The Mozambican government on Thursday reiterated its commitment to promote continually a macro-economic and regulatory environment favourable to the growth and improved competitiveness of Mozambican businesses.
Prime Minister Adriano Maleiane made the promise in Maputo at the closing session of the Annual Private Sector Conference, an event that ran for two days on the theme “Reforming the Business Environment for Economic Recovery”.
“To achieve this goal, we shall continue to strive for fiscal consolidation, implementing measures to mobilise more revenue and to hold back public expenditure, in order to guarantee the maintenance of macro-economic stability”, declared Maleiane.
He also promised that the government will prioritise policies and measures to encourage investment in priority productive sectors, namely agriculture, fisheries, industry, energy, tourism and infrastructures. These were the sectors with the greatest potential for diversifying the national economy, and generating opportunities for employment and income.
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To complement the government’s actions, Maleiane added, the private sector is called upon to play a preponderant and interventive role by identifying actions for its direct intervention.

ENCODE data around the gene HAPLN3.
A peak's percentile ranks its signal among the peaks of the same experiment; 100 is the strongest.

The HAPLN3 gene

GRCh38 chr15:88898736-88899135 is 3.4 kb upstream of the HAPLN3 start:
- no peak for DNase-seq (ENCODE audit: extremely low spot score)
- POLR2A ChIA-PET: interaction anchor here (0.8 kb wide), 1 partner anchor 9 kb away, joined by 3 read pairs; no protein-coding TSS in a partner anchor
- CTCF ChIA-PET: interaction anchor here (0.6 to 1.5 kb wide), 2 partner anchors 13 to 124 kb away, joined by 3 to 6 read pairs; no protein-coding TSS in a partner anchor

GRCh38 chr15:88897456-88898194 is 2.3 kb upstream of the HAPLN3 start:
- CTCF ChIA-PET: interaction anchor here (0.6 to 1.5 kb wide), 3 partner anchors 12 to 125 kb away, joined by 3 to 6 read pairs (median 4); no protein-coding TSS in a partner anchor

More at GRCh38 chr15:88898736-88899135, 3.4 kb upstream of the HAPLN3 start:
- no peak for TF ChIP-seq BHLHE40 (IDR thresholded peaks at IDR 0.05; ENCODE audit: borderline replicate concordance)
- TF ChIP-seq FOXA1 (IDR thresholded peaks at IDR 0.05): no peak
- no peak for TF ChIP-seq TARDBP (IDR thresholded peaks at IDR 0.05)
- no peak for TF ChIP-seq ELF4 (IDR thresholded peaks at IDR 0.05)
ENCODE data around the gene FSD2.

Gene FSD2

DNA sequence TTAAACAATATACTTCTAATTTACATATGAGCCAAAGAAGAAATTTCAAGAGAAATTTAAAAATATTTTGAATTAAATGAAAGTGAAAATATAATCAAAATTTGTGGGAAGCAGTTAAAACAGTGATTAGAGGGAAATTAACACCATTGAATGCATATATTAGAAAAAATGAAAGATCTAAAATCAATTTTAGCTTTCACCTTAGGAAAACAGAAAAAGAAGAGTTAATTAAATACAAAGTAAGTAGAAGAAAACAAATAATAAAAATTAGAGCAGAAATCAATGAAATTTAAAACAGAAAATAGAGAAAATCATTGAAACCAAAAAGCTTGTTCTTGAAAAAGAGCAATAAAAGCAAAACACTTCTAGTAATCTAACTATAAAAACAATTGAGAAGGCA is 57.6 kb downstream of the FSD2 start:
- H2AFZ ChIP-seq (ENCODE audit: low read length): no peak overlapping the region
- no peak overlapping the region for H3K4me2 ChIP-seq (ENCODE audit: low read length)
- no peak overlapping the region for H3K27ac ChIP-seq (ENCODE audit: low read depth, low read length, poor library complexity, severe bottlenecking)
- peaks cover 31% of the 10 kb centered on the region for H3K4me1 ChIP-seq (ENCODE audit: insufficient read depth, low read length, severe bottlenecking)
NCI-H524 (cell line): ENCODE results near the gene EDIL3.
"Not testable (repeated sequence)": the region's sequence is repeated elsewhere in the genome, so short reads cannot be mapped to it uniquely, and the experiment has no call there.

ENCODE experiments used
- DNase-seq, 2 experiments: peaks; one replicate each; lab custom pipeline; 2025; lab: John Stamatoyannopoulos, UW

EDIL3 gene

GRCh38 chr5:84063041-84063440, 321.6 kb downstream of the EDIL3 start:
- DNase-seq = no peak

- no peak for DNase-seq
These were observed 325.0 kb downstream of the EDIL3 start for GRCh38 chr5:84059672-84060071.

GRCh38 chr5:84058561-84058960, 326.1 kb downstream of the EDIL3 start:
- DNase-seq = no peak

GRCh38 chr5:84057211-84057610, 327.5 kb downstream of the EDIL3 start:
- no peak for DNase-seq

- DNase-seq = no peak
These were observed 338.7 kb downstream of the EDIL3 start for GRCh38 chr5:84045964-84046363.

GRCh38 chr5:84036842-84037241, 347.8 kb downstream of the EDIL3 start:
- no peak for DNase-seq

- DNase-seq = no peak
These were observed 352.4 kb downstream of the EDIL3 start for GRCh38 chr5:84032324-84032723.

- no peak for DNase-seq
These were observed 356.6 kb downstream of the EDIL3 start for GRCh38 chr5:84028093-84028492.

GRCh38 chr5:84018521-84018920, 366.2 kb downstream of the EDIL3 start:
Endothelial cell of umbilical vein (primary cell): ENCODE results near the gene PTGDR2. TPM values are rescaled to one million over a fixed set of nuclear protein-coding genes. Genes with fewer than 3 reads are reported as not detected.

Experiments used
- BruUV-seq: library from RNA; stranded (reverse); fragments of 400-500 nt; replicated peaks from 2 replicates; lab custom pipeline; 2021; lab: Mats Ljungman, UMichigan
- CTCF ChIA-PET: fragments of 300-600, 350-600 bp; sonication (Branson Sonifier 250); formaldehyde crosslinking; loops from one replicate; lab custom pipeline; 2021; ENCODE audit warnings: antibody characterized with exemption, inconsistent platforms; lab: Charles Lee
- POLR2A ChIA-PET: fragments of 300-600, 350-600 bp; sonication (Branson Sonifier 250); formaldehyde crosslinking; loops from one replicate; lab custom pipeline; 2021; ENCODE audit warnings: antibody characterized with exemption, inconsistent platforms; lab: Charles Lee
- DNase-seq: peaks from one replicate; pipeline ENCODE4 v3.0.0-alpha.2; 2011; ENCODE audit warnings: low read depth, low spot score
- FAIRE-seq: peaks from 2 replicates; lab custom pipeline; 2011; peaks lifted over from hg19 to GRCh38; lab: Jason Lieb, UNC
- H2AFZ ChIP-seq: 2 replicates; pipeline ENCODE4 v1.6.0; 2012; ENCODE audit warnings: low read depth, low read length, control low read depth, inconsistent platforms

“To this end, we urge the private sector to improve its participation in the sector joint working groups, to ensure greater alignment between the parties – that is, between the government and private business”, he said.
He claimed that the “rich contributions and debates” at the conference bore witness once again to the determination and interest of the government and the private sector to seek solutions that guarantee continual improvement in the business environment and the attraction of more investments.
Maleiane noted that concrete proposals had been made at the conference to make private businesses more robust, to speed up industrialization, by capitalizing the use of existing natural resources, particularly natural gas, and to create new financial products for the recovery and resilience of the business sector.
Such proposals will be included in a Business Sector Economic Recovery Plan, to be approved in the first half of this year, in line with a memorandum signed between the government and the private sector during the conference.
“We want to ensure the implementation of structural reforms, and an improvement in the legal framework, in order to boost the business environment and attract more national and foreign investment”, stressed Maleiane.
The Confederation of Mozambican Business Associations (CTA) had hoped that the government would reduce taxes on businesses. Like employers all over the world, the CTA thinks it members are overtaxed. In particular, the CTA wanted to slash the tax on profits from the standard 32 per cent to 10 per cent.
But speaking on Wednesday, on the first day of the conference, President Filipe Nyusi, brushed such demands aside. He told Mozambican businesses they should not depend on fiscal incentives in order to compete.
Nyusi said the government wants a strong private sector – but that did not mean accepting everything proposed by the CTA. “A business class that depends on protectionist legislation is not sustainable”, he warned.
Instead, Mozambican businesses should organise themselves so as to compete on a footing of equality with businesses from elsewhere in the southern African region.